Learn About Automatic Sweeps in Banking and Brokerage
An automatic sweep (or simply a sweep) is programmed to execute standing instructions that move funds from one account to another. This is a convenience for the client, relieving him or her of the need to enter separate instructions each time a transfer of funds is required or desired, or to write and deposit checks. There are many applications of automatic sweeps, some of which are described below.
A bank checking account may have an automatic sweep feature that moves funds to a higher yielding deposit account (sometimes called by the bank a money market account, even though it bears no real resemblance to the traditional money market fund offered by mutual fund companies and brokerage firms) when the balance goes above a given level, one either set by the bank or chosen by the depositor. Additionally, the sweep feature may also work in the opposite direction, moving funds from the higher yielding account to the checking account when the latter's balance has dipped below the specified level.
Within securities brokerage firms, a traditional cash account pays no interest on cash balances, encouraging clients who are not active traders to keep such balances close to zero. To spare the client and the financial advisor the inconvenience and costs associated with manual withdrawals of funds (especially if the client is to be given a check for deposit elsewhere, such as in a fund), an automatic sweep of funds into an interest-bearing account is often an optional feature.
Additionally, the basic structure of the central asset account involves the addition of an automatic sweep to the traditional cash brokerage account, plus other features as well.
Cash balances typically accumulate in a securities brokerage account as the result of:
- Proceeds from securities sales
- Income (dividends, interest, etc.) and distributions from investments held in the account
- Funds deposited in anticipation of securities purchases
Even with central asset accounts that earn interest on cash balances, the client still may desire to set up automated sweeps. In particular, the client may need to have dividends and interest earned in one account regularly moved into another for reasons such as these:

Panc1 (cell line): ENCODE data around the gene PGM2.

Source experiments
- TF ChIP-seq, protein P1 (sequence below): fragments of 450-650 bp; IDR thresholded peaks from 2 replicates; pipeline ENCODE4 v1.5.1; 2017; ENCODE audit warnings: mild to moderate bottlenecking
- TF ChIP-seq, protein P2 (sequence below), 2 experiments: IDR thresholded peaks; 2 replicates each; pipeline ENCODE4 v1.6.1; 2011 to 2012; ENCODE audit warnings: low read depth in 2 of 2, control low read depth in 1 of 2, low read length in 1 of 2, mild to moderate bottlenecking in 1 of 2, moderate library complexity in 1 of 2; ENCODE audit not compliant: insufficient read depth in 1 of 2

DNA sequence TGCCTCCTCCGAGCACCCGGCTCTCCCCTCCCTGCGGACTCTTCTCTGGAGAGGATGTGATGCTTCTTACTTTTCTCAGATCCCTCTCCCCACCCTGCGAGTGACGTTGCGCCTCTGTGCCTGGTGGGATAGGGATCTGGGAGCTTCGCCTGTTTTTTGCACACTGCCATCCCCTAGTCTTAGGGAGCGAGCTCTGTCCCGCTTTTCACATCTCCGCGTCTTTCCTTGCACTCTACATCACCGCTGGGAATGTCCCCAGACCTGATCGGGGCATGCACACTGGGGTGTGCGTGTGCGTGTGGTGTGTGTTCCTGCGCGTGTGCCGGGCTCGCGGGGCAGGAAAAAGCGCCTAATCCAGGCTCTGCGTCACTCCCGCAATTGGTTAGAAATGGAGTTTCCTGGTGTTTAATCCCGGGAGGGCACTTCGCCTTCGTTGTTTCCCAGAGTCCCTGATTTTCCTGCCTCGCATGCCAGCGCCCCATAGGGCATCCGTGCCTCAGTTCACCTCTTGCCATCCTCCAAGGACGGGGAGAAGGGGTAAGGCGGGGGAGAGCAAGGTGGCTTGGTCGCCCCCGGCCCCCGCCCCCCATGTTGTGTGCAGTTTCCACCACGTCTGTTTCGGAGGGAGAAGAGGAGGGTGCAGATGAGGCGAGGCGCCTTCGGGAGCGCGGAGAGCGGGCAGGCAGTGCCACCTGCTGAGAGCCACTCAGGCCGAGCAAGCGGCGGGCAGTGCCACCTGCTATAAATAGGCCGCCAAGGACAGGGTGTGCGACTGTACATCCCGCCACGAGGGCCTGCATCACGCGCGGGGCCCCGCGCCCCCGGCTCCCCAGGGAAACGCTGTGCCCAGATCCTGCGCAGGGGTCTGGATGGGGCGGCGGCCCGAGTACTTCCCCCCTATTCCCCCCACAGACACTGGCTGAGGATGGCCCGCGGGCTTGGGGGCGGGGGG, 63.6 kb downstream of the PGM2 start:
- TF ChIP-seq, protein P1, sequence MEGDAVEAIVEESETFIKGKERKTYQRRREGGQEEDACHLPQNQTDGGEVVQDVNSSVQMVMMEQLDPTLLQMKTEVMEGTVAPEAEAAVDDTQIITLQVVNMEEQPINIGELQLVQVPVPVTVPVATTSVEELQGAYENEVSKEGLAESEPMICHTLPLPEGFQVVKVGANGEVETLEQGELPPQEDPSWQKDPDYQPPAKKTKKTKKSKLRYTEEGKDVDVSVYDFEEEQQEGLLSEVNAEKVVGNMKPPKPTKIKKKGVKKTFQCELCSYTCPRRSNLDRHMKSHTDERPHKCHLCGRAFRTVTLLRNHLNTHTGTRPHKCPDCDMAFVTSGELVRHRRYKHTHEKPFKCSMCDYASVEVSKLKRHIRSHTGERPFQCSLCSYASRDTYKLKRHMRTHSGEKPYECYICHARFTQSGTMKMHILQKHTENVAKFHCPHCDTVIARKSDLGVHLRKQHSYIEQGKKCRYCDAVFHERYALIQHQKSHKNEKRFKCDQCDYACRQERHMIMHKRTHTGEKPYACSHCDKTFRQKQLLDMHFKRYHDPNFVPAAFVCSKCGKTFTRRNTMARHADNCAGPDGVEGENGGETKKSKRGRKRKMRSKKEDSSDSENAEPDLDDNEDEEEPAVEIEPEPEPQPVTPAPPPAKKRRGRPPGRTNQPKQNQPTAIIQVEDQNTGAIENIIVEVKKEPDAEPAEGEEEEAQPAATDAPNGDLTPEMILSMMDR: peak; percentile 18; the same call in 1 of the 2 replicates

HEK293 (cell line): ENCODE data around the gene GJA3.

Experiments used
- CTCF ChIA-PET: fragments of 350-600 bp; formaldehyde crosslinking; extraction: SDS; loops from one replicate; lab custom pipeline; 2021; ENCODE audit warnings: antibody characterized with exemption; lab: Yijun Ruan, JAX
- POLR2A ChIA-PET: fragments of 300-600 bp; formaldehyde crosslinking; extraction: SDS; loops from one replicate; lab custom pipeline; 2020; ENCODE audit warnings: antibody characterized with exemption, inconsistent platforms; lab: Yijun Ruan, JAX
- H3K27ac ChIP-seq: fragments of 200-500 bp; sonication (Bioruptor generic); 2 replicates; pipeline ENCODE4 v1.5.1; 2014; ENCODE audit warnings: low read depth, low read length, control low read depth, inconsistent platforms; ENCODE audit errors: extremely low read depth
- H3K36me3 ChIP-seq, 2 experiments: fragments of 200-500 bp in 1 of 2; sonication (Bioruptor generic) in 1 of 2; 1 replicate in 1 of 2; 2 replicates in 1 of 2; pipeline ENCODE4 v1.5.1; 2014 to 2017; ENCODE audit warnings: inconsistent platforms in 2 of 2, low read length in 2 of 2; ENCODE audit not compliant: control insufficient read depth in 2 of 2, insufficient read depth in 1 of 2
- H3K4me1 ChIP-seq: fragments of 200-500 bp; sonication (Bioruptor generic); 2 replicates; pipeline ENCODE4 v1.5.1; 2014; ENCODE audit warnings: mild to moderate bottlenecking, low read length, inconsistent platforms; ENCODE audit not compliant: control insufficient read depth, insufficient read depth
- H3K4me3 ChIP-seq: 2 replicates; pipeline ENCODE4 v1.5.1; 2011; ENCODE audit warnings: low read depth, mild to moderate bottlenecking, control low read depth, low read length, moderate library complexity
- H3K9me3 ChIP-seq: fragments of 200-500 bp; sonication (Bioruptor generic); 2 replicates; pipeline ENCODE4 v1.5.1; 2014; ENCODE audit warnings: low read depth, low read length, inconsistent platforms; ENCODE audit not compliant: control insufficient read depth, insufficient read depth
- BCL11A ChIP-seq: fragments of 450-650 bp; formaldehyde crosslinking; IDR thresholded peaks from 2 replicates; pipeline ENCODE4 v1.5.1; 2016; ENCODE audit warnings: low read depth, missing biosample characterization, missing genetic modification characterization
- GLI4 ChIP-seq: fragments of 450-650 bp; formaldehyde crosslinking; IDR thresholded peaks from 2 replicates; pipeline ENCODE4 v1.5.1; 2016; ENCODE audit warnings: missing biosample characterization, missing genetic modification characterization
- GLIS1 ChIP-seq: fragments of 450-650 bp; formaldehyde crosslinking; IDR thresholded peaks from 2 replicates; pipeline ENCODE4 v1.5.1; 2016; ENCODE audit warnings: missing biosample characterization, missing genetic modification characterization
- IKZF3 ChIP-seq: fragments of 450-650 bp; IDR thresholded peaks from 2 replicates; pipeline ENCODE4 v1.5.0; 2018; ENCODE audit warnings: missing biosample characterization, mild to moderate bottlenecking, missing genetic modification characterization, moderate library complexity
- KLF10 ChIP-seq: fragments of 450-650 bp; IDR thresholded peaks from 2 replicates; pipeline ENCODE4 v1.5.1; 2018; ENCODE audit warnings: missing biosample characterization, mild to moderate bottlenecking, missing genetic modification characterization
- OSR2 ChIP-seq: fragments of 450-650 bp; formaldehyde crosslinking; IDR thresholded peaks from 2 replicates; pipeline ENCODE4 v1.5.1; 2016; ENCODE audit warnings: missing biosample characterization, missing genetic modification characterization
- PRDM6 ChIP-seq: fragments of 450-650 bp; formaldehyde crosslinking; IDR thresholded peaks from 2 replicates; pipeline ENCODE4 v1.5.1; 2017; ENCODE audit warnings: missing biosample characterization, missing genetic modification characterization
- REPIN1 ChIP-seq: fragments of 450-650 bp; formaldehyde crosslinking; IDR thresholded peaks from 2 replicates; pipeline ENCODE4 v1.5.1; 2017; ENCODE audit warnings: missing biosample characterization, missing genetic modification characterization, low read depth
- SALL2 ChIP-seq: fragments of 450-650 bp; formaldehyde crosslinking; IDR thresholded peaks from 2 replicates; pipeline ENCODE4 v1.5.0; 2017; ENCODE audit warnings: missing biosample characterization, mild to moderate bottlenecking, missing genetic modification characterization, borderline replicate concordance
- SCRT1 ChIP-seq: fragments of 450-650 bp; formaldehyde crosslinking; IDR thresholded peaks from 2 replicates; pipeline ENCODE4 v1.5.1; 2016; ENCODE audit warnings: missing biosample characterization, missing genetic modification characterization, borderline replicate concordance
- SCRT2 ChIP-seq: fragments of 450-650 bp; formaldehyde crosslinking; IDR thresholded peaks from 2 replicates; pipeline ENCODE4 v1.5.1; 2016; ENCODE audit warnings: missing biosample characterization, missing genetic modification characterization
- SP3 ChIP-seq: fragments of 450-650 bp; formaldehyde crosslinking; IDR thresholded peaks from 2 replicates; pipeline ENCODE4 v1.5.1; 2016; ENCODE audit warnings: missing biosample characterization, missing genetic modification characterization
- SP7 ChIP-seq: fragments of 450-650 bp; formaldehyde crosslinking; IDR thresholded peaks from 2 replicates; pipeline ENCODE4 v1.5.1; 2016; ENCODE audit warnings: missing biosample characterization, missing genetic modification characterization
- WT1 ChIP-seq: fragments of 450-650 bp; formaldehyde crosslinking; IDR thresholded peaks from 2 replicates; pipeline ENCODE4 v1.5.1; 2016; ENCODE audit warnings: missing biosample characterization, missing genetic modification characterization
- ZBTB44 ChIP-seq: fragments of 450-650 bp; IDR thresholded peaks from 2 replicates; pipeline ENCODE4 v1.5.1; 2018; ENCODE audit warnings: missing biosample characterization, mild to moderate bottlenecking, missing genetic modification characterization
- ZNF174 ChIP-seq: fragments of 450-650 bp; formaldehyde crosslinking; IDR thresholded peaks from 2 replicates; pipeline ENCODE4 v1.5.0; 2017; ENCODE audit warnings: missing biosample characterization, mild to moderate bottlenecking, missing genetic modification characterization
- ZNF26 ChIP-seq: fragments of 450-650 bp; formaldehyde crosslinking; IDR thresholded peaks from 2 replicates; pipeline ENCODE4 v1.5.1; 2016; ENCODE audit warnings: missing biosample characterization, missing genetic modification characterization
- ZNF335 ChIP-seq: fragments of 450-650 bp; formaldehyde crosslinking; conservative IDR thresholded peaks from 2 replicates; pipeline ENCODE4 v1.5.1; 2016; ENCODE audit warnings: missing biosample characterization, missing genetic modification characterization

- Because the second account is the one from which the client writes checks, makes ATM withdrawals and makes credit card charges, and investment income from the first account is needed to cover these debits.
- The first account may be a trust account from which the client, as trustee, is obligated to make regular payments of investment income to the holder of the second account.
Evolution of Brokerage Sweep Accounts
The original brokerage sweep accounts utilized money market funds as their linked interest-bearing accounts. In time, the corporate treasury functions in leading brokerage firms saw the benefits of creating or buying banking subsidiaries (where they did not exist already) and targeting the sweeps to deposit accounts offered by them, rather than to money market funds. That way, the customer deposits could supply working capital, reduce the need for higher cost commercial paper or long-term debt as sources of funding, a second-best alternative to free credits.
In contemporary sweep accounts, the flow of funds automatically goes both ways. Funds are automatically deducted from the interest-bearing linked account when they are needed as payment for securities purchases, checks, and credit card-debit card-ATM card transactions.
Most of the leading securities firms either have been acquired by large banks or have been reorganized as bank holding companies themselves as a way to qualify for TARP bailout funds in the wake of the 2008 financial crisis. This has accelerated the push towards targeting the sweeps to banking accounts offered in-house.
Curiously, and inexplicably, even the leading brokerage firms have failed to program capabilities for truly automated sweeps of dividends and interest between accounts. Instead, the journal entries to create these sweeps often are calculated and entered manually by brokerage staff, typically sales assistants, at the close of each month.
Given that genuinely automatic (i.e., programmed) reinvestment of dividends into additional shares of stock or mutual funds has been around for decades, this lack of basic functionality is especially remarkable. Rather, truly computerized pre-programmed automatic sweeps between brokerage accounts tends to be confined to set dollar amounts moved on a monthly basis.